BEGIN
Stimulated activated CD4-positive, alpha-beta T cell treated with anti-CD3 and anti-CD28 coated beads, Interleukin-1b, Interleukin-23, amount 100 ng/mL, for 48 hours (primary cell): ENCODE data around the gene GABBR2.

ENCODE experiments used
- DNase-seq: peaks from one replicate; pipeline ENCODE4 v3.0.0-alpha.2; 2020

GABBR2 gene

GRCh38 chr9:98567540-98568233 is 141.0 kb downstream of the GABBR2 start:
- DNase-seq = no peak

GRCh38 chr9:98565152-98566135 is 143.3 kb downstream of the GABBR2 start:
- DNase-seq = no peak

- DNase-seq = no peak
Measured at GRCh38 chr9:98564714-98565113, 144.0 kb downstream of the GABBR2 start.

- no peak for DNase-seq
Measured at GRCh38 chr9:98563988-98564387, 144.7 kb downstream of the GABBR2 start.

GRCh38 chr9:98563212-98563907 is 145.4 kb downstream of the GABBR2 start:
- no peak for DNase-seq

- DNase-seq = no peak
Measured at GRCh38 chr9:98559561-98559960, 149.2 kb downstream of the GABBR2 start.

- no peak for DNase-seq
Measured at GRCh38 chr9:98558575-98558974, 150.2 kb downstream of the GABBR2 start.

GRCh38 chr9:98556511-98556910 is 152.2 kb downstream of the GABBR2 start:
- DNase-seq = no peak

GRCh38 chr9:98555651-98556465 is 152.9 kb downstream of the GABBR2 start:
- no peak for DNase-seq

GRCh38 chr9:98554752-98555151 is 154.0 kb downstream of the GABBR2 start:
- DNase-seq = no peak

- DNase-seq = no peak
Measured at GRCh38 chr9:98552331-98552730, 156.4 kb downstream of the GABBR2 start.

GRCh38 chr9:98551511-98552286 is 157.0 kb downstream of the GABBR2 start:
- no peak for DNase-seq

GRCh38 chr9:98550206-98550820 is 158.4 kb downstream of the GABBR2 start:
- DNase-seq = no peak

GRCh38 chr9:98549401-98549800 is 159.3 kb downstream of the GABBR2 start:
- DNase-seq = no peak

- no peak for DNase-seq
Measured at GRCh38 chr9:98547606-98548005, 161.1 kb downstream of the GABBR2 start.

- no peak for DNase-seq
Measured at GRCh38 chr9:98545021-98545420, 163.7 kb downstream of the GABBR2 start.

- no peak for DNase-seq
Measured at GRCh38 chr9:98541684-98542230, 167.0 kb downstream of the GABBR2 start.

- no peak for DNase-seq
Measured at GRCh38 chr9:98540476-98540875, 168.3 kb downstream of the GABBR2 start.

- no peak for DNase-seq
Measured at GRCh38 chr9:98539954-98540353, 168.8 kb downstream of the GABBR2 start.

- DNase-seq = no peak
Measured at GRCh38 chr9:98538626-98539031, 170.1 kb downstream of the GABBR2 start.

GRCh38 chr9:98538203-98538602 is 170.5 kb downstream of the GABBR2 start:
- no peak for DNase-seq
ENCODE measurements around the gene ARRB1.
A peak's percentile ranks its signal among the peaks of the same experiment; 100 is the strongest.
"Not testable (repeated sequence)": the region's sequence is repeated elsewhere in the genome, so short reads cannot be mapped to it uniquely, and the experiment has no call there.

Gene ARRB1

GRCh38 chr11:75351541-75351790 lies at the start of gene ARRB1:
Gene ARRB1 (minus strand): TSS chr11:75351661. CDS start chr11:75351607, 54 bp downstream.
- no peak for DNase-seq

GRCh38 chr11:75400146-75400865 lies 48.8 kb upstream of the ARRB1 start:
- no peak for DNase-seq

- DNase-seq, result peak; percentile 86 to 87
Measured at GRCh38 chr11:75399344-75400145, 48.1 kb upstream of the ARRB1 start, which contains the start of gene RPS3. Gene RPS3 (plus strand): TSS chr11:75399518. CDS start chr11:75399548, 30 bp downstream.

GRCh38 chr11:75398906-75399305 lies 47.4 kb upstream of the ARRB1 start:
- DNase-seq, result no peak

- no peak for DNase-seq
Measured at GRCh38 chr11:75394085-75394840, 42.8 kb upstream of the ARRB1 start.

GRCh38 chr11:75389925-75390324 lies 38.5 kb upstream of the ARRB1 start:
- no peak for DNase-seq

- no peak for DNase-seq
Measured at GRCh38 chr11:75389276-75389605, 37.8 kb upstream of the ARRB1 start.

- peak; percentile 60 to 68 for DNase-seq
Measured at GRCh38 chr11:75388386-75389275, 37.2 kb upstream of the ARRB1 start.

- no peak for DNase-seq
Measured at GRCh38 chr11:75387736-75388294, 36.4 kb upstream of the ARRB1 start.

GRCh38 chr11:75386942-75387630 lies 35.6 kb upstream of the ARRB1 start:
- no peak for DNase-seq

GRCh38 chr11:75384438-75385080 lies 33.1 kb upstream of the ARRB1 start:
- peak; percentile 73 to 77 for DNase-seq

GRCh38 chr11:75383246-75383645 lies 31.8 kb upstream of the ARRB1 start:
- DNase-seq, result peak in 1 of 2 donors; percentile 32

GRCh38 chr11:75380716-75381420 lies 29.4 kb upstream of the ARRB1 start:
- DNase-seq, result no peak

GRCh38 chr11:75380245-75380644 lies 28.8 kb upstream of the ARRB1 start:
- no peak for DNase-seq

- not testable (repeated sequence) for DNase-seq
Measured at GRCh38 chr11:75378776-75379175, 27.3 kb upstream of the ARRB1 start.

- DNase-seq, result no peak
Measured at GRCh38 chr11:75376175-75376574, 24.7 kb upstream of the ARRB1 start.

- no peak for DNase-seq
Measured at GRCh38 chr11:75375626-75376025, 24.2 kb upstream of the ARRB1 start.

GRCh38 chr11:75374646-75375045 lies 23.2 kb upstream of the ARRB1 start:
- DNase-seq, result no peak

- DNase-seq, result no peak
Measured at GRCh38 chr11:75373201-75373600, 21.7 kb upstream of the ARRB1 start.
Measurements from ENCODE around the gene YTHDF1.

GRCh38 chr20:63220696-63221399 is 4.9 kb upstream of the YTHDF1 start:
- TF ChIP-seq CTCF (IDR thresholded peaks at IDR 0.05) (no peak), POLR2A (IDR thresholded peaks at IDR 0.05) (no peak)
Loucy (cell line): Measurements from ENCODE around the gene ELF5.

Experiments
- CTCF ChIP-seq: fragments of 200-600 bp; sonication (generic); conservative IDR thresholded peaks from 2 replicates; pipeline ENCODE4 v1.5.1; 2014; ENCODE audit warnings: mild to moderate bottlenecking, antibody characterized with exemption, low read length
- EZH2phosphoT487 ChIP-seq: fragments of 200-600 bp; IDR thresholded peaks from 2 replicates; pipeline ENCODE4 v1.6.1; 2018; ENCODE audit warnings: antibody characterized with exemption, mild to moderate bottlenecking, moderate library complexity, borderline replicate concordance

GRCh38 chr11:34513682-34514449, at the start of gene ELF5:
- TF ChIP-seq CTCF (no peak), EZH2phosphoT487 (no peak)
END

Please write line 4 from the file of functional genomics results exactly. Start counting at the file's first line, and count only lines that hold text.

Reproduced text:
GABBR2 gene